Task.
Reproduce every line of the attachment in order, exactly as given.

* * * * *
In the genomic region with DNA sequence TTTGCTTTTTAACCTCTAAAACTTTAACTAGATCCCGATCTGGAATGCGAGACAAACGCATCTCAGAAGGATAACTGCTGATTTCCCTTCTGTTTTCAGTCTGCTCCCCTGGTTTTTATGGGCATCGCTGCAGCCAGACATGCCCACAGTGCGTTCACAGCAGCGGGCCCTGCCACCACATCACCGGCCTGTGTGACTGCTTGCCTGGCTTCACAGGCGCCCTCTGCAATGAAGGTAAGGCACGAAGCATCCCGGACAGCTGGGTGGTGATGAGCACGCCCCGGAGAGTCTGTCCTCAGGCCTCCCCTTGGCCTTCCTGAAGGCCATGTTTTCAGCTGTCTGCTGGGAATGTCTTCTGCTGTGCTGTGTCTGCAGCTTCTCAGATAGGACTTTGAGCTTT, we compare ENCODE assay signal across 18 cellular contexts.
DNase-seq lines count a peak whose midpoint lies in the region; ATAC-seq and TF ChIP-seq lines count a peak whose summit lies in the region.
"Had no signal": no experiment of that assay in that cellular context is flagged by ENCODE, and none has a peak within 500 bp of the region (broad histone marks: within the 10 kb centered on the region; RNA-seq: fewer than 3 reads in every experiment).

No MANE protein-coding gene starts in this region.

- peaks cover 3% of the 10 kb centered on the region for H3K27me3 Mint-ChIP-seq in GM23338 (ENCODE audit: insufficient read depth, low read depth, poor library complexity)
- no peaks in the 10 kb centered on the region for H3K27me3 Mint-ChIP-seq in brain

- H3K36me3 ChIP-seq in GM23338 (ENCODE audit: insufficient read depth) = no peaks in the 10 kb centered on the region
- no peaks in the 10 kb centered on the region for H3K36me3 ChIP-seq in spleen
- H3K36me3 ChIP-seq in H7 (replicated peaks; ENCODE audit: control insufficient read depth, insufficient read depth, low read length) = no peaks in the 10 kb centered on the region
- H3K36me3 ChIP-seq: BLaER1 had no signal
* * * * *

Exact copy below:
In the genomic region with DNA sequence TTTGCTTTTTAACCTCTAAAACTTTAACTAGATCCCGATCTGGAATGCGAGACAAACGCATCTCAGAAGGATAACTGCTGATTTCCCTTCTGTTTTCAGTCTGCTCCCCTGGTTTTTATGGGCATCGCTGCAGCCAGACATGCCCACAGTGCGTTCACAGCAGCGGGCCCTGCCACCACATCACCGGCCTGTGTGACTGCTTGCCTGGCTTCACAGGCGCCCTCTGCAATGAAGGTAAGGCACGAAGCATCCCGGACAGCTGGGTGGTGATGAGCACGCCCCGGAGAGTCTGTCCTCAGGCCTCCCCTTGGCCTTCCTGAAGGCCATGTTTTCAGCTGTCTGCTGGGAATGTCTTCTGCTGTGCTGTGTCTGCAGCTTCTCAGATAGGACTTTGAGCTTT, we compare ENCODE assay signal across 18 cellular contexts.
DNase-seq lines count a peak whose midpoint lies in the region; ATAC-seq and TF ChIP-seq lines count a peak whose summit lies in the region.
"Had no signal": no experiment of that assay in that cellular context is flagged by ENCODE, and none has a peak within 500 bp of the region (broad histone marks: within the 10 kb centered on the region; RNA-seq: fewer than 3 reads in every experiment).

No MANE protein-coding gene starts in this region.

- peaks cover 3% of the 10 kb centered on the region for H3K27me3 Mint-ChIP-seq in GM23338 (ENCODE audit: insufficient read depth, low read depth, poor library complexity)
- no peaks in the 10 kb centered on the region for H3K27me3 Mint-ChIP-seq in brain

- H3K36me3 ChIP-seq in GM23338 (ENCODE audit: insufficient read depth) = no peaks in the 10 kb centered on the region
- no peaks in the 10 kb centered on the region for H3K36me3 ChIP-seq in spleen
- H3K36me3 ChIP-seq in H7 (replicated peaks; ENCODE audit: control insufficient read depth, insufficient read depth, low read length) = no peaks in the 10 kb centered on the region
- H3K36me3 ChIP-seq: BLaER1 had no signal